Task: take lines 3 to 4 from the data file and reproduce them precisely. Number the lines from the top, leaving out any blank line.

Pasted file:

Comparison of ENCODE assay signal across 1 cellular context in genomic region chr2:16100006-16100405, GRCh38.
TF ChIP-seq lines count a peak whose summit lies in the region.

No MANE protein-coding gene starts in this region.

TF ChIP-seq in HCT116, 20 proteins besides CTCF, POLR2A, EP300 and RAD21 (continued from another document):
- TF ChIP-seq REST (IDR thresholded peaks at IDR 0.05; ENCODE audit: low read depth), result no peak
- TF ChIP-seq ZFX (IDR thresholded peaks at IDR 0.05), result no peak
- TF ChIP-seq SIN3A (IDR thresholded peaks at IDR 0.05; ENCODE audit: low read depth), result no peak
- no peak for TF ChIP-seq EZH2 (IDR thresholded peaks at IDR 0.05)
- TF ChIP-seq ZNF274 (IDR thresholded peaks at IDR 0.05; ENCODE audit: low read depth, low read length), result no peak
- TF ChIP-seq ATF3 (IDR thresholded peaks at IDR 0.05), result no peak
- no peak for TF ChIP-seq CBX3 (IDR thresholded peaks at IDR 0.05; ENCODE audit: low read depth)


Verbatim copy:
No MANE protein-coding gene starts in this region.

TF ChIP-seq in HCT116, 20 proteins besides CTCF, POLR2A, EP300 and RAD21 (continued from another document):